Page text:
Second, some of those foundations of nation-building were more in the cultural realm, like things that tend to have maybe more positive connotations—writing history textbooks, promoting a national canon, promoting literacy in local languages, etc. Of course, there’s a darker side to national homogenization projects and these are things like ethnic cleansing, border cleansing operations, and combining dialects or sub-languages into the bigger language. We see this with Svans, Lazis, and Megrelians being incorporated, according to the census, into a single “Georgian” category from 1939 and onward.

For my book, I've read a lot of letters and petitions from archives in Georgia to get voices that aren’t just from senior officials, but to better understand the real concerns that people, at least, from across all age groups across the republic were willing to express to official organs about what their complaints and fears were and how they were understanding things like nationality policies and national rights, local cleansing operations, access to language education, concerns about co-ethnics in other republics or in autonomous regions, or how they were viewing their neighbor who maybe wasn’t of the same ethnicity and those sorts of things. These weren’t just high-level issues, they had a daily resonance too. So, I think it was the post-war period when the work of nationalizing Georgia demographically, culturally, and socially was carried out. It was a time of peace, unlike the tumult of the back-to-back World War I/revolution/collectivization/Terror/World War II period. The economy was (more) stable.

It should be clarified that this broader process—or goal—of national homogenization was not limited to Georgia. The international system that World War II ended up producing is one of nation-states. The United Nations is made up of nation-states. And so the expectation that the state or the republic should be homogenous in favor of what I call the “entitled nationality” rather than the titular nationality was a very twentieth-century—and especially post-WWII—ambition. You see in that period increasingly emboldened republic leaders making that a reality and also a population that was increasingly embracing the privileges that the architecture of Soviet nationality gave them—“we are Georgians and we are in Georgia” or “Our constitution grants us the right to have this official language”. And those Marxist-Leninist nationality frameworks and theories, which people like to assume didn’t have meaning for people, apparently did have meaning for some, because they were trying to make claim on the types of rights that were afforded to them through Soviet institutions, rather than in spite of them.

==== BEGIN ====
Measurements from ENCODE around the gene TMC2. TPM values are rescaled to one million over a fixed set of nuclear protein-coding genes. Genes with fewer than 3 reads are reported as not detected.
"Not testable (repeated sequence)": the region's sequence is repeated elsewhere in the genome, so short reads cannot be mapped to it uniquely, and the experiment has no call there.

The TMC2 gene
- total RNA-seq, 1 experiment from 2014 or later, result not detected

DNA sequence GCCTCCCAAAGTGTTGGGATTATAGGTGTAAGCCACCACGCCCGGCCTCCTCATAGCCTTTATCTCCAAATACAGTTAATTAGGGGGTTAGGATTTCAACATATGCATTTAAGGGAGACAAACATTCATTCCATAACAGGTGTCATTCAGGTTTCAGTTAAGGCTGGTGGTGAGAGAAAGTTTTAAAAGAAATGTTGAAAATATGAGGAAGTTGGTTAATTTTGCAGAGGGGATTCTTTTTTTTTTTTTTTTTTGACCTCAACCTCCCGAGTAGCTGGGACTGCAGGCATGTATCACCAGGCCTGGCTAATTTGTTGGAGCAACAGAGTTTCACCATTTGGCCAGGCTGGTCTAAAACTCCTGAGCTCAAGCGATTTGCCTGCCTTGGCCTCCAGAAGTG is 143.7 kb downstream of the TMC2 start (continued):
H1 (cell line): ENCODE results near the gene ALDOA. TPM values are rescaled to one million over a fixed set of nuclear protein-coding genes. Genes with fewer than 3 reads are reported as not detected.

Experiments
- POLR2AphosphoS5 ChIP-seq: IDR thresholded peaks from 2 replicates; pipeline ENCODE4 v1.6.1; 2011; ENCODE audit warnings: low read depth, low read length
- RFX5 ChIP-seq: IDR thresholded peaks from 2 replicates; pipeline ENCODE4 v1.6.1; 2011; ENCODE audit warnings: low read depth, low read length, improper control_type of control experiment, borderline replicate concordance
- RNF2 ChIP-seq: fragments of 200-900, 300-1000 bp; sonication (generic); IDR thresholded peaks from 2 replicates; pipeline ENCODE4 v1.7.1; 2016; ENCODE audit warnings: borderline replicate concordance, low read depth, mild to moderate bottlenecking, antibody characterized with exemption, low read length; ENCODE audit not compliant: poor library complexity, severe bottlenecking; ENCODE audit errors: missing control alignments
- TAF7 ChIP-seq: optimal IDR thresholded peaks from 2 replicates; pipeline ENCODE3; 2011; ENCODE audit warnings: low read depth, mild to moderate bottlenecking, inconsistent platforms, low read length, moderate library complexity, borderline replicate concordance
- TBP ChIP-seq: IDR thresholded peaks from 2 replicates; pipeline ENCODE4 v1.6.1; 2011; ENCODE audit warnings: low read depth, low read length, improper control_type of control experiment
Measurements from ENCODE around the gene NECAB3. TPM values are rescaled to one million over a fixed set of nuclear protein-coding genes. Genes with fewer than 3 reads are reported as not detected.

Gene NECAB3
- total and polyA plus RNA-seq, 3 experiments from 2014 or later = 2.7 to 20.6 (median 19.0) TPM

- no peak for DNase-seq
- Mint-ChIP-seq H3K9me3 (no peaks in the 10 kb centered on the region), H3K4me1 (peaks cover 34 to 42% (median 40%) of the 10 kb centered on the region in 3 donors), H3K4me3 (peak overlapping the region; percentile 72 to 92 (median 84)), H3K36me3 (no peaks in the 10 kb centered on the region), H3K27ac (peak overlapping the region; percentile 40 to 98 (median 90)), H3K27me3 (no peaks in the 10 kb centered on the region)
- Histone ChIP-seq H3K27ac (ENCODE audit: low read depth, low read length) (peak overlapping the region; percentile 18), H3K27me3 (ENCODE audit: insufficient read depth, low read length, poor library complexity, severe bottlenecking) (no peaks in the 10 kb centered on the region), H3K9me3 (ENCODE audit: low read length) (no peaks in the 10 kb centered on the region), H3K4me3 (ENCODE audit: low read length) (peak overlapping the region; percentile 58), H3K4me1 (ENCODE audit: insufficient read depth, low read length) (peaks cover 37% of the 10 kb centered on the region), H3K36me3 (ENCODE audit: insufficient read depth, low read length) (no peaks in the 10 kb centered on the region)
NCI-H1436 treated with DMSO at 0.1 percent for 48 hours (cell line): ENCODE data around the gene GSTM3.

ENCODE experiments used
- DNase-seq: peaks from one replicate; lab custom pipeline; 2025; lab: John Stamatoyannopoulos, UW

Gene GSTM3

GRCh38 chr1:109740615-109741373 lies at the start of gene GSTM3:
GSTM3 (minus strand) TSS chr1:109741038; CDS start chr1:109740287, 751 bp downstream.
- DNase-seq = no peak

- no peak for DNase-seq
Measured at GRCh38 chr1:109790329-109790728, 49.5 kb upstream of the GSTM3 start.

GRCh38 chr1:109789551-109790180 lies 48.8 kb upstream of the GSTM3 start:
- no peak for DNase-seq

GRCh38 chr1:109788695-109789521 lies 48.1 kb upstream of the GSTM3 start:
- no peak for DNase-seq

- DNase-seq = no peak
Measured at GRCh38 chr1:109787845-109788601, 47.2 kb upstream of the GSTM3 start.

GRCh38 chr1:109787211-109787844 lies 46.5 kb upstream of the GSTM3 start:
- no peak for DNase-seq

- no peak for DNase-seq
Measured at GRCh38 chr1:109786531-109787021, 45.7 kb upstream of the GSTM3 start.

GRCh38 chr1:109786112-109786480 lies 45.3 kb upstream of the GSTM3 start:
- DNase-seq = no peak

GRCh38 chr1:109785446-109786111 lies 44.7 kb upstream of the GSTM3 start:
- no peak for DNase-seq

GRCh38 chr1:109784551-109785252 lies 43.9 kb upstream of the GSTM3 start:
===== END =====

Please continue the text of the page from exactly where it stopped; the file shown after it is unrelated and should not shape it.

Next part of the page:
[1]  Claire P. Kaiser, “Lived Nationality: Policy and Practice in Soviet Georgia, 1945-1978”, Dissertation, University of Pennsylvania, 2015; Claire P. Kaiser, ‘6, “A Kind of Silent Protest? Deciphering Georgia’s 1956”, in Georgia after Stalin - Nationalism and Soviet power, ed. Timothy K. Blauvelt and Jeremy Smith, (Routledge, 2018); Claire P. Kaiser, ‘5. “What Are They Doing? After All, We’re Not Germans”: Expulsion, Belonging, and Postwar Experience in the Caucasus”, in Empire and Belonging in the Eurasian Borderlands, ed. Krista A. Goff and Lewis H. Siegelbaum (Cornell University Press, 2019), 80–94.

[2] Ronald Grigor Suny, The Making of the Georgian Nation (Indiana University Press, 1994).

[3] For further reading see: Krista A. Goff, Nested Nationalism: Making and Unmaking Nations in the Soviet Caucasus (Cornell University Press, 2021).

[4] Jane Burbank and Frederick Cooper, Empires in World History: Power and the Politics of Difference, Illustrated edition (Princeton, N.J: Princeton University Press, 2011).

[5] Giorgi Maisuradze and Franziska Thun-Hohenstein, Sonniges Georgien: Figuren des Nationalen im Sowjetimperium (Berlin: Kulturverlag Kadmos, 2015).

[6] Timothy K. Blauvelt, “Resistance, Discourse and Nationalism in the March 1956 Events in Georgia”, in Georgia after Stalin – Nationalism and Soviet Power (Routledge, 2015), 132-44.